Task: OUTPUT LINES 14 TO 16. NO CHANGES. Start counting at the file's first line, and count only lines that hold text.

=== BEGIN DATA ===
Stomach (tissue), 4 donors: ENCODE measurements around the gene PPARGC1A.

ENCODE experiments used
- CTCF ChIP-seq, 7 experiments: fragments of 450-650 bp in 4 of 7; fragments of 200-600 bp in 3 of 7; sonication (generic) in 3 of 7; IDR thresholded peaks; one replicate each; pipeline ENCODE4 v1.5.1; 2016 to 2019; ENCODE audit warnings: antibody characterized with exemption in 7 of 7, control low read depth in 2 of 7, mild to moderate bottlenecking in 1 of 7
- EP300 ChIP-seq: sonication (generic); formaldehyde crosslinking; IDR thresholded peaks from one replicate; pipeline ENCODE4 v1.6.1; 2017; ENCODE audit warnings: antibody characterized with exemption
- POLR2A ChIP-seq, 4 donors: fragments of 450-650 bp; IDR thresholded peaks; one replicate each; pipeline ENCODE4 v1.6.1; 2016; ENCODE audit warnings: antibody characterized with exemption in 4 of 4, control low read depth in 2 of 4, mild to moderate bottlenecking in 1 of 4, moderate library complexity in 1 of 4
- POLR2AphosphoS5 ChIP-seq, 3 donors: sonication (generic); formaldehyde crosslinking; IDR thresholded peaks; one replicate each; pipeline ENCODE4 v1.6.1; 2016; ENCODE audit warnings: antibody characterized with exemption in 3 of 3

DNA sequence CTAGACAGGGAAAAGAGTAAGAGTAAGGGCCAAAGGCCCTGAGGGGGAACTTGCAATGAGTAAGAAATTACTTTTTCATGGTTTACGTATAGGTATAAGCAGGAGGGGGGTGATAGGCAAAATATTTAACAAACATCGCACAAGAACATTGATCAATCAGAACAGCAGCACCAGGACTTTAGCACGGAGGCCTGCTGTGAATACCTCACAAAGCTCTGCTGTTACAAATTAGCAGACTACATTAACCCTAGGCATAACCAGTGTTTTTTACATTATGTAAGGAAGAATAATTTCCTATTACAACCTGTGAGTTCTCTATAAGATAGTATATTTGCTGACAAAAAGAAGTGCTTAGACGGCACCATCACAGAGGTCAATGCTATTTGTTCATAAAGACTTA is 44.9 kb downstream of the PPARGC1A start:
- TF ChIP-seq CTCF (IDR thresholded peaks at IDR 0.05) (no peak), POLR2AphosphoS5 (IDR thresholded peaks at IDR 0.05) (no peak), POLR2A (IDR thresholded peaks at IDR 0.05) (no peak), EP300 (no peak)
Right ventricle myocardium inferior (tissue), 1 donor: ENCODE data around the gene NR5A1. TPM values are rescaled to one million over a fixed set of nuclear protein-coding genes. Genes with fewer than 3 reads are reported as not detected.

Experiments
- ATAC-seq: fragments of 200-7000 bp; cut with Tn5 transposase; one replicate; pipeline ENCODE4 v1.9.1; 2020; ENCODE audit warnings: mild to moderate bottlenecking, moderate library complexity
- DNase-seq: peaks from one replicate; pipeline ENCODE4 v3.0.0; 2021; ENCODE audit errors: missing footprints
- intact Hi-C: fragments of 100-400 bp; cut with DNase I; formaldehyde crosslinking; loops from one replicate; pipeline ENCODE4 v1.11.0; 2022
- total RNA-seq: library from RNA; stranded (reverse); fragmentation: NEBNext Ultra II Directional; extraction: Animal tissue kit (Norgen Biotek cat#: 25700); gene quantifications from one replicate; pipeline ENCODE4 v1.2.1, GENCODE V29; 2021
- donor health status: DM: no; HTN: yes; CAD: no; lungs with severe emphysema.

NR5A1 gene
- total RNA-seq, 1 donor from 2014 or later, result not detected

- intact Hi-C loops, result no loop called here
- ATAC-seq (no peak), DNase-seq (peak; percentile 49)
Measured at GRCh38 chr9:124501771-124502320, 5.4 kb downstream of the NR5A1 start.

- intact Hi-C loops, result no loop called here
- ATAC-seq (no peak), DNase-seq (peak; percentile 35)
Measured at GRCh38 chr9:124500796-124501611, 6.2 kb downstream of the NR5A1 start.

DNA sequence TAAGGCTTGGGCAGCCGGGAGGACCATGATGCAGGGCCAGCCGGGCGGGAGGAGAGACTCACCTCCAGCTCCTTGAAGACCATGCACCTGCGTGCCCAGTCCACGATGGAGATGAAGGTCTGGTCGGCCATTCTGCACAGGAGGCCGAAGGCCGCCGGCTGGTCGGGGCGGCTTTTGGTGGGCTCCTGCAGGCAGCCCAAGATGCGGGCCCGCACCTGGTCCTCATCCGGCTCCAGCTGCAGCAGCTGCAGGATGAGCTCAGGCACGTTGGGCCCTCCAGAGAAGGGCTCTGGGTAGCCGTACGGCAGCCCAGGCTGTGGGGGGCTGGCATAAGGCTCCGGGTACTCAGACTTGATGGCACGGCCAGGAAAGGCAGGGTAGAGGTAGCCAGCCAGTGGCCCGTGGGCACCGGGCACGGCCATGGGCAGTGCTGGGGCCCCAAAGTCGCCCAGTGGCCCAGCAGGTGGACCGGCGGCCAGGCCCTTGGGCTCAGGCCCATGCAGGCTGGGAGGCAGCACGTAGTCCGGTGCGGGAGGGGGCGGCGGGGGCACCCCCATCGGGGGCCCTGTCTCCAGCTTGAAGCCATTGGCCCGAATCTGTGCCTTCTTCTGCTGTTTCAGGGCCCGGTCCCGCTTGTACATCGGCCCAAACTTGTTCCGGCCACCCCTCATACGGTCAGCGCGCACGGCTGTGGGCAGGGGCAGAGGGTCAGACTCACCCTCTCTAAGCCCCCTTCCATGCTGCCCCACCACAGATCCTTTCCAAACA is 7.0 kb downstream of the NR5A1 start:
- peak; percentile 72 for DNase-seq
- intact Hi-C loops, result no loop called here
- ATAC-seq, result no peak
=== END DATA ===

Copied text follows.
- total RNA-seq: library from RNA; stranded (reverse); fragmentation: NEBNext Ultra II Directional; extraction: Animal tissue kit (Norgen Biotek cat#: 25700); gene quantifications from one replicate; pipeline ENCODE4 v1.2.1, GENCODE V29; 2021
- donor health status: DM: no; HTN: yes; CAD: no; lungs with severe emphysema.

NR5A1 gene